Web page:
A financial advisor’s first 10 years in business can be precarious. You’re learning the ropes, working around the clock to find clients and struggling to decide where to direct limited cash flow to grow your practice. In the back of your mind may be lingering questions about whether you made the right career choice and whether you will, ultimately, reach the levels of success and income you want. And then there are the grim statistics.
“Eighty percent of the people who start in the business don’t make it past the first five years,” says Mark Halpern, CFP, illnessPROTECTION.com Inc.
We asked experienced advisors to share their secrets of success. What gave them staying power in a competitive industry? What do they wish they’d done differently when they were just starting out? And what advice do they have for advisors following in their footsteps? Here’s what they told us.
Lesson 1: Begin with your “natural market”
“When I first came into the financial planning industry, I thought, ‘Who’s my natural market? Who are the people I have worked with in the past? Who do I already have an existing relationship with?’ ” says Jeanette Brox, CFP, Investors Group. “Rookies should recognize they have natural warm markets. They may have clubs they’re involved with or associations and causes they feel passionate about.”
The key, she suggests, is to find like-minded people, because this helps build long-term relationships. To expand beyond her natural market, Brox did some cold calling, but she found it was more effective to prospect face-to-face at tradeshows, seminars within corporations and booths in malls. She also aggressively pursued clients’ family members, building a multigenerational practice filled with family trees.
But her first big break came from a tradeshow. She met a prospect who was a businessman and booked an appointment with him. She joked with colleagues that she should take along a grey wig so he’d take her more seriously. But he thoughtfully considered her services — despite her youth — and invited her back.
“After three appointments, he gave me a cheque for $300,000, which was a lot of money in your first four years in the business,” she says. “He’s still a client. So are all of his children and grandchildren!”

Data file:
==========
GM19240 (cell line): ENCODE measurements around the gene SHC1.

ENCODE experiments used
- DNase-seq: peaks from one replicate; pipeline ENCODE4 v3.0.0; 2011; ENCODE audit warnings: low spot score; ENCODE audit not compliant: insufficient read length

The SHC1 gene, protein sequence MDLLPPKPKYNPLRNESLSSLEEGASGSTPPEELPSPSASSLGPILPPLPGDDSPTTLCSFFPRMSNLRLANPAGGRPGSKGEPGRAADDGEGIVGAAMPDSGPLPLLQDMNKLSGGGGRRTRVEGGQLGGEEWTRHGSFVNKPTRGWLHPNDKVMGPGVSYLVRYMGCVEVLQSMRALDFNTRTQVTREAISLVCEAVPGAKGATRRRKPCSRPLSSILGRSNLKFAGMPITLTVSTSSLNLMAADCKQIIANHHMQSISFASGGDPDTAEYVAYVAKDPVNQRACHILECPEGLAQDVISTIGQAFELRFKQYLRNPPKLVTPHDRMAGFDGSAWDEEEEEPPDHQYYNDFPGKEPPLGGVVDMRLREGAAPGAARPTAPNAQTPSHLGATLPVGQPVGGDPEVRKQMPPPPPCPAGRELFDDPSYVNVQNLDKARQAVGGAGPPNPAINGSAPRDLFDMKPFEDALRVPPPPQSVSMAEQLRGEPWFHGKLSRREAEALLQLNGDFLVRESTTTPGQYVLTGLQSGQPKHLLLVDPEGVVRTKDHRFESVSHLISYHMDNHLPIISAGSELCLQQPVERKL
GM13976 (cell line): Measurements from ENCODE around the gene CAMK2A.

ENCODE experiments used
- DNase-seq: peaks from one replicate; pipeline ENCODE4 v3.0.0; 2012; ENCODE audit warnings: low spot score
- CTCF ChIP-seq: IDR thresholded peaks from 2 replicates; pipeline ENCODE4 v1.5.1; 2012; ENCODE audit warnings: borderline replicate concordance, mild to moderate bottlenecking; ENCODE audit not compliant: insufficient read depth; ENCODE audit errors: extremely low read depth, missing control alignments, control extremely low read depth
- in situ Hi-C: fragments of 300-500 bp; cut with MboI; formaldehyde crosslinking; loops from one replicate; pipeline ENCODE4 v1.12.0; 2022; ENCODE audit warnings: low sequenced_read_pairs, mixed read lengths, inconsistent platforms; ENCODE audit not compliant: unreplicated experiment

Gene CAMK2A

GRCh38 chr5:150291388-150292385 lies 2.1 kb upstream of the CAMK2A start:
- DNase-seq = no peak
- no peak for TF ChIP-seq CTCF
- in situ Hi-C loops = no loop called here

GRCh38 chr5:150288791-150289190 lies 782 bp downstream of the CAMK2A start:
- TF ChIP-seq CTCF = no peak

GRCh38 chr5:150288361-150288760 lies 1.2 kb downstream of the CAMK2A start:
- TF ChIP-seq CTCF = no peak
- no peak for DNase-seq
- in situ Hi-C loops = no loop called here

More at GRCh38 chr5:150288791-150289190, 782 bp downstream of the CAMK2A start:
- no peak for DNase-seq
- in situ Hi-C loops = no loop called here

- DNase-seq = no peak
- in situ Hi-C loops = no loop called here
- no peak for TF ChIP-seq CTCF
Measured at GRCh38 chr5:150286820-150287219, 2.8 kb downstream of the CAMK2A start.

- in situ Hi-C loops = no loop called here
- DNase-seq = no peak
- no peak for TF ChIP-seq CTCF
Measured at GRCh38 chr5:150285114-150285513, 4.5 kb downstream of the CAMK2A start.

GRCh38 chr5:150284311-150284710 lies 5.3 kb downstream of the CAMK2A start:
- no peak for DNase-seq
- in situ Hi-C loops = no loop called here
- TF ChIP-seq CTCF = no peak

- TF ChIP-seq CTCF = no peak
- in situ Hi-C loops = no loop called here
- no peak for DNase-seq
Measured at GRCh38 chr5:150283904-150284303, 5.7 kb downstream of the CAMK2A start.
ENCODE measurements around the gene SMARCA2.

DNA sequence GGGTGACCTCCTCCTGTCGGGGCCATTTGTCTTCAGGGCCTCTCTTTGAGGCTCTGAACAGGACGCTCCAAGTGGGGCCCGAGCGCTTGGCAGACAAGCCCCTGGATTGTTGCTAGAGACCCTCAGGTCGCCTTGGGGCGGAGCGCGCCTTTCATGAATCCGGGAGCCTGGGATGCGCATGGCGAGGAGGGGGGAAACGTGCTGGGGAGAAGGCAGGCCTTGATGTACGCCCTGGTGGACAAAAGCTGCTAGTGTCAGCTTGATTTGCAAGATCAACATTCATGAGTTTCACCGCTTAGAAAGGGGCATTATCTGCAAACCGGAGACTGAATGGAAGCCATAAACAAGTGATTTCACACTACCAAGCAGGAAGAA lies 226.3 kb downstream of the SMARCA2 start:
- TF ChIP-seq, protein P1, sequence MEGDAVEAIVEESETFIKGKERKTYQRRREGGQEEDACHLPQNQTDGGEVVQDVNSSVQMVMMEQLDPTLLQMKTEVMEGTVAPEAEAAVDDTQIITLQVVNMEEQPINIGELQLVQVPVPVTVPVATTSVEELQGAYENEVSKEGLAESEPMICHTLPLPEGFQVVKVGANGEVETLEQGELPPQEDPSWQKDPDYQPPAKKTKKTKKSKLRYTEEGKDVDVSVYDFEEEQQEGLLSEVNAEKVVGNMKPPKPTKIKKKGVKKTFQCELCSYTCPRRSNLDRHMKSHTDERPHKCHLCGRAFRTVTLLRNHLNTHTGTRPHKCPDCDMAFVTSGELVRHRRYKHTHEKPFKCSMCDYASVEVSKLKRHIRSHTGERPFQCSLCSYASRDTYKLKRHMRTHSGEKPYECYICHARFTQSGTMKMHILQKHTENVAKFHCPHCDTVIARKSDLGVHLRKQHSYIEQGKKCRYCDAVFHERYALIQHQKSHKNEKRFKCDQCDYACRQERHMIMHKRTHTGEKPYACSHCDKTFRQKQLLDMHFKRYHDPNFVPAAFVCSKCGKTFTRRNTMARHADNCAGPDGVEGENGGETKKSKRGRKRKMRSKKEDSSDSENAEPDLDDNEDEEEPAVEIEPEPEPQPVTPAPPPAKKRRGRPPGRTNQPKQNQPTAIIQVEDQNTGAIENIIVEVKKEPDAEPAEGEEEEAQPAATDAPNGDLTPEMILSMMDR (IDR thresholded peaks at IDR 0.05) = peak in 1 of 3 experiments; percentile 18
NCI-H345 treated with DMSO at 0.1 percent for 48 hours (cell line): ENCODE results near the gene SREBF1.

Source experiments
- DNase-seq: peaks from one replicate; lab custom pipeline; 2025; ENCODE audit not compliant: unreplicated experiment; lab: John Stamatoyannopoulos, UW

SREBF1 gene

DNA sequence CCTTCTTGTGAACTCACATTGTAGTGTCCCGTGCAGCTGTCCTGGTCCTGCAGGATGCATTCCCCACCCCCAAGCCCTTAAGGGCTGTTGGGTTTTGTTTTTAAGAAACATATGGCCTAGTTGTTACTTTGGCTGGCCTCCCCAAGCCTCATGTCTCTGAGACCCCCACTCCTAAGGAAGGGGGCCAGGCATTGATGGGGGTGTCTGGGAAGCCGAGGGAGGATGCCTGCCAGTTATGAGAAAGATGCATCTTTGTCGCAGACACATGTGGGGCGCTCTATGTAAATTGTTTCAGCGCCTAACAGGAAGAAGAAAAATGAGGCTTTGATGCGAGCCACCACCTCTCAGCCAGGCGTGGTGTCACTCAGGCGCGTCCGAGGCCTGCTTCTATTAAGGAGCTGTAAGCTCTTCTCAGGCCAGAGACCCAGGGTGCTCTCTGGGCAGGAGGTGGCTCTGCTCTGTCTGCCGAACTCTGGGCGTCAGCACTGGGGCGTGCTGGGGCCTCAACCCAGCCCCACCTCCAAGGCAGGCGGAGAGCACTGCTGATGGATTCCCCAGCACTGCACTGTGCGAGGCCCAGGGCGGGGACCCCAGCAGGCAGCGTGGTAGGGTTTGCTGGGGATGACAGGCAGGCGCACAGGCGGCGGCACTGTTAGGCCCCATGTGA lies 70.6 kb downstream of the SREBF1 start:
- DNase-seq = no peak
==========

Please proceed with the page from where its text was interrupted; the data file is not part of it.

Financial advisor Bob Thompson agrees the most successful way to prospect is to approach people at businesses or in their homes. Advisors new to the game, he says, should be looking to get a name, a phone number and a reason to come back.
When Thomson came into the business fifteen years ago, he had no experience in equities or sales. With 20 years spent working for Ontario Hydro, his background was unmistakably engineering. But a veteran who mentored him through his initial years assured him anyone who makes 2,000 prospects (face-to-face contacts) in the first 12 months cannot fail. Thomson took the advice seriously and met most of his 2,000 in the first six months of prospecting.
His mentor also told him not to concentrate on family and friends: “They come to you after you’ve proved you’re successful.”
Ron Harvey, CFP, IPG Ottawa Central, couldn’t agree more. He too underscores the importance of moving quickly away from the limited list of people you already know.
“You typically think you’re going to start with friends and family,” he says. “They could be the hardest clients to work with. They’ll help you get a base of assets to begin with, but you have to treat them as a professional and a client, not your golfing buddy, hockey buddy, mom, dad, or brother.”
How did Harvey expand his client base? Talking to people in his network of professional associates was very helpful.
“They may never be your clients, but they might know somebody who might want to talk to you,” he says. “Don’t get too excited to make the sale . . . If it’s just the sale, you’ll get paid, but you haven’t developed any relationship with the person so they just become a trade ticket. To be successful, you don’t want to do that.”
Thomson warns there could be rejection along the way. “If you take it personally, it’s going to eat you up.”
He recalls when he was a rookie making cold calls and knocking on doors, he happened to press the doorbell and a young woman, probably in college, answered. “I suggested she could start investing, even if it was $50 a month. She was interested. But her father barged into the conversation and said I was talking with someone who didn’t have two nickels to call her own. The young lady was embarrassed. A month later a client who lives two doors down from this family told me, ‘you’ve got to talk to the wife, she’s got the money.’ So I went back.”